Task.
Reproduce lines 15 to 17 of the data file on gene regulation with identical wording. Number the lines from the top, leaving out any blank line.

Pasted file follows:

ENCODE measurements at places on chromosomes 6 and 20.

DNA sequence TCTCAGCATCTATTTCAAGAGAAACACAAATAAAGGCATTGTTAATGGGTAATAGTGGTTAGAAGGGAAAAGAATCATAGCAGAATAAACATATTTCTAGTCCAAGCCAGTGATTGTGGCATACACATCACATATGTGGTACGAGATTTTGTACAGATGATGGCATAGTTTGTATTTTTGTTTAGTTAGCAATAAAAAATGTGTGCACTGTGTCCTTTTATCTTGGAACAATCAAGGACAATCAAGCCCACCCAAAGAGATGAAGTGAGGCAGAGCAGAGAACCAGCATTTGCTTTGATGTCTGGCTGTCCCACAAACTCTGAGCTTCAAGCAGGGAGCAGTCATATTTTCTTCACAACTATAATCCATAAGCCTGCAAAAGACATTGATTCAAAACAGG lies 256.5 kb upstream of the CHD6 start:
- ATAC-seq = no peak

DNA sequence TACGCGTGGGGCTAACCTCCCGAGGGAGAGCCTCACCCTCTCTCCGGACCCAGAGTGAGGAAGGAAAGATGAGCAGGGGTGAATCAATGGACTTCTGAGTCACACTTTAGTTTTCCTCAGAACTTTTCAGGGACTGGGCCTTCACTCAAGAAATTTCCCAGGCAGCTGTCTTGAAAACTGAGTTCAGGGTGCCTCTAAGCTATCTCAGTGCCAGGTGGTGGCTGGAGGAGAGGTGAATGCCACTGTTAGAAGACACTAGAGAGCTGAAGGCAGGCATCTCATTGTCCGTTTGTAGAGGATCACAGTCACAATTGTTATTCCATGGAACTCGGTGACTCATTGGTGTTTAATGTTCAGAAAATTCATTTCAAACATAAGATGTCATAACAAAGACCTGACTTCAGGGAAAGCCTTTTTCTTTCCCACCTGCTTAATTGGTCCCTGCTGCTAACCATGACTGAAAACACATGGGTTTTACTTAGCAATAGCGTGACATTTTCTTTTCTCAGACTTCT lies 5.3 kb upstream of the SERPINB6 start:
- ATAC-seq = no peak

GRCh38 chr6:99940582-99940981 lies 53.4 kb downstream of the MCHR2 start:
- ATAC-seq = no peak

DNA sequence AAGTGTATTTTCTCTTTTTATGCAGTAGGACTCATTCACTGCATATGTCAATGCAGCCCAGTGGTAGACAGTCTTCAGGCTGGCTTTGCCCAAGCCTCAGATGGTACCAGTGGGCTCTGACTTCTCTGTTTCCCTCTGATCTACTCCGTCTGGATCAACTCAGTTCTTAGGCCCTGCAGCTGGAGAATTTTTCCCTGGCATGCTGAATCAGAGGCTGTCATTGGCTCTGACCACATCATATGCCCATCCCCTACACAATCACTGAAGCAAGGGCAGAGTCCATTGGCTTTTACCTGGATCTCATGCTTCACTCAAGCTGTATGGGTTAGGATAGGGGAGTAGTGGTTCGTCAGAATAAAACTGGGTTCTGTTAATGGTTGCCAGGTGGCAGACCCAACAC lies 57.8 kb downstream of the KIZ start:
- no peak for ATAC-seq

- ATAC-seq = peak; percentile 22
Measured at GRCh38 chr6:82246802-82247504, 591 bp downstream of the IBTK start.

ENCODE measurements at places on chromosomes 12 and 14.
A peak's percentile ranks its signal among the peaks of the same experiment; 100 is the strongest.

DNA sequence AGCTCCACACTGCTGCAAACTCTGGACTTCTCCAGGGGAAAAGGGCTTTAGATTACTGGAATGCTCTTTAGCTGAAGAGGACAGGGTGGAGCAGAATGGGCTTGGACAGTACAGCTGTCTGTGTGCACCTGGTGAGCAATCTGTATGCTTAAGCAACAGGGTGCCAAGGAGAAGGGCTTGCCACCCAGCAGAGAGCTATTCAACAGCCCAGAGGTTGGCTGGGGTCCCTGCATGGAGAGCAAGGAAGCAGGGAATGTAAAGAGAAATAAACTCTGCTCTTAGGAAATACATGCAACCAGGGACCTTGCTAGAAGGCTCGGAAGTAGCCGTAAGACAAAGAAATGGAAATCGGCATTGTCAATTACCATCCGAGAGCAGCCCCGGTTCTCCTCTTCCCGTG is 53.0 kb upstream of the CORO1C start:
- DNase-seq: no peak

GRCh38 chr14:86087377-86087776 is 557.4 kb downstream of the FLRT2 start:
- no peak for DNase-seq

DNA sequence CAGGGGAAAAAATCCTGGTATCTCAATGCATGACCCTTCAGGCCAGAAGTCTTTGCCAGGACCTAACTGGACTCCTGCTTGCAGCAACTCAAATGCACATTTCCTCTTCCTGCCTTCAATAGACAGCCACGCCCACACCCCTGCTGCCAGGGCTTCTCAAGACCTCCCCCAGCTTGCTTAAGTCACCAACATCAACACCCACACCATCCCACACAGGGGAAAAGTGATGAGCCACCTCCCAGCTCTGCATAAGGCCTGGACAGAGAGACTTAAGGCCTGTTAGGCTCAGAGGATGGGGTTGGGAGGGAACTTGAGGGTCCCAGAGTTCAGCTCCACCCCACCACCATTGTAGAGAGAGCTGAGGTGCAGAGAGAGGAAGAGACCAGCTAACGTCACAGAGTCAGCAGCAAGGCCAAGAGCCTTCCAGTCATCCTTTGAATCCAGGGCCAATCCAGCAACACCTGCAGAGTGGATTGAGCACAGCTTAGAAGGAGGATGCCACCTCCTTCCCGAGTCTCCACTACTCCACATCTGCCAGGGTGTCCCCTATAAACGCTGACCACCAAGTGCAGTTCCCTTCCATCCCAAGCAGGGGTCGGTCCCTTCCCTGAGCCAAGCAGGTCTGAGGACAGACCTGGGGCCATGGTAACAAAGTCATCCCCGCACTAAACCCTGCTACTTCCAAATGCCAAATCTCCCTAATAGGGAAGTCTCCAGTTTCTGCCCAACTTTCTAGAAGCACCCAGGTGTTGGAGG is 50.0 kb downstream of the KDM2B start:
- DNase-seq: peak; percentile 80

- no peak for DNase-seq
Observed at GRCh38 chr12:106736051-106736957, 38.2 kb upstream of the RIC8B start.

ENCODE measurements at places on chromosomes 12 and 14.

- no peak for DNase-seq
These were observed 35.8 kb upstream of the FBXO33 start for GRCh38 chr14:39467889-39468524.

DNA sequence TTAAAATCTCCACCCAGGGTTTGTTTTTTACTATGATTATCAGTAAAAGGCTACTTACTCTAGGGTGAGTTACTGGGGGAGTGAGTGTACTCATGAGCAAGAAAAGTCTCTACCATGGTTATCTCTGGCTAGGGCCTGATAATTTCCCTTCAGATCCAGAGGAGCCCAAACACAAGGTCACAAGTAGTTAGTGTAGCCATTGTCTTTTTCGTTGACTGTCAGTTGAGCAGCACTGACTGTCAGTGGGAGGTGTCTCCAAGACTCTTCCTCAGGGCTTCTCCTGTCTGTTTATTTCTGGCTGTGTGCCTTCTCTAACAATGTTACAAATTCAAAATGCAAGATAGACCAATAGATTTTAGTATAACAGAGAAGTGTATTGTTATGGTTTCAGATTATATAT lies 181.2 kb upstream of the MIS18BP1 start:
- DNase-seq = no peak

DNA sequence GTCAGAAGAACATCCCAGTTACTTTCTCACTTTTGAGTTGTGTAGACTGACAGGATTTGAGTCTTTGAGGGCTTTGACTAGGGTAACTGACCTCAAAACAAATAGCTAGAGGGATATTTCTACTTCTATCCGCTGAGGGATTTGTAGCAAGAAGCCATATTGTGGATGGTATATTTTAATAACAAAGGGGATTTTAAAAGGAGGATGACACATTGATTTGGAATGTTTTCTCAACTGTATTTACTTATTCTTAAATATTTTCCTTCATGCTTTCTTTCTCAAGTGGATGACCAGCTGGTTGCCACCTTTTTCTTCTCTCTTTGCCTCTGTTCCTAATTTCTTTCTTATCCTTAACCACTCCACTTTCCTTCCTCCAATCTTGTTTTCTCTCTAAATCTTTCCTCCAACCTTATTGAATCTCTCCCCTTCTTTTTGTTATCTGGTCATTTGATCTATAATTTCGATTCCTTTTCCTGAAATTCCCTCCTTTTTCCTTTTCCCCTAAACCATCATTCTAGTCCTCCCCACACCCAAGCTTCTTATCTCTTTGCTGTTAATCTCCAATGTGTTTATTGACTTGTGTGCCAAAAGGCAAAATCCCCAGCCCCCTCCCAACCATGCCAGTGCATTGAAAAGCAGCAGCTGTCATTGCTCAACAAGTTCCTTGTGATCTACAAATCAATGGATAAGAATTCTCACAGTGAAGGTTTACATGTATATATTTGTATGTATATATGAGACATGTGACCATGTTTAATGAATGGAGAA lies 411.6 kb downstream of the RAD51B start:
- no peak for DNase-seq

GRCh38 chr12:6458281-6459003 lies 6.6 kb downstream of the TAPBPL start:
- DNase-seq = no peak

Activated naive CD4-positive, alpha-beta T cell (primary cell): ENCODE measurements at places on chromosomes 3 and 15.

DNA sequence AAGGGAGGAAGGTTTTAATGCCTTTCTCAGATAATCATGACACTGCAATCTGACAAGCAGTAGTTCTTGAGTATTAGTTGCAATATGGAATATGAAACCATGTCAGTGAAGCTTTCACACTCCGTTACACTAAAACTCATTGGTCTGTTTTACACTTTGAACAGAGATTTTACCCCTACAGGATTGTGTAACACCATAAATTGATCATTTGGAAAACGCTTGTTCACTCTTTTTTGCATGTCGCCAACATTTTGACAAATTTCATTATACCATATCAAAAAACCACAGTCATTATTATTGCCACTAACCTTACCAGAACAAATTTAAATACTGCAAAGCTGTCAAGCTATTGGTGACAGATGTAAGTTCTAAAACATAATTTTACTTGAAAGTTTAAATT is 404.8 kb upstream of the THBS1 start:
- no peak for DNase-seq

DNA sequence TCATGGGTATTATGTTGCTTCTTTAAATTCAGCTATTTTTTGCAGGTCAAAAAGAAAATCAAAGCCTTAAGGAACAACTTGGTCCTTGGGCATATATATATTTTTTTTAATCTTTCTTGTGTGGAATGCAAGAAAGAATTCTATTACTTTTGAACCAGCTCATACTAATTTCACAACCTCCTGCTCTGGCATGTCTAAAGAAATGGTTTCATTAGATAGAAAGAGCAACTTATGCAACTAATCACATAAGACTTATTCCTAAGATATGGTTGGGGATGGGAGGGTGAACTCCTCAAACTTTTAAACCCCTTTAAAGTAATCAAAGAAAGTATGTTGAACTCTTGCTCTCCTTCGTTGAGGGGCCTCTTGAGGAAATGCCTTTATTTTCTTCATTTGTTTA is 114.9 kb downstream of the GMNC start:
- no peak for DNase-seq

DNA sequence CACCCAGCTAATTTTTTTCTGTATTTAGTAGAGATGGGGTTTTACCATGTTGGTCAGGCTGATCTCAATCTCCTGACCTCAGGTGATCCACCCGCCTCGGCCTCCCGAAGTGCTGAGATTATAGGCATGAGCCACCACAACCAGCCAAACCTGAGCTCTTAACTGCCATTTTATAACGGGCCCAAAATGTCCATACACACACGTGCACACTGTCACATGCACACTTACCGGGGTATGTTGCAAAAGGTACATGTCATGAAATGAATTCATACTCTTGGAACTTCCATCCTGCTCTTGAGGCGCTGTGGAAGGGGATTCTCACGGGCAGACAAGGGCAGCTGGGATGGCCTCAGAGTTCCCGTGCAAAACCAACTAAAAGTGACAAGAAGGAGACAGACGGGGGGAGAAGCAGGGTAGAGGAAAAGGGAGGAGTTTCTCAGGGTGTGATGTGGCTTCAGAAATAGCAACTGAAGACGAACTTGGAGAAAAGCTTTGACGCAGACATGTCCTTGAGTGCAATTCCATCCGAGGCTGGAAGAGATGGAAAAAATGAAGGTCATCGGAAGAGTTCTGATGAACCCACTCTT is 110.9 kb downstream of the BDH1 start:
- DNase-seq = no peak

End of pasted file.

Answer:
- DNase-seq: no peak

GRCh38 chr14:86087377-86087776 is 557.4 kb downstream of the FLRT2 start:
- no peak for DNase-seq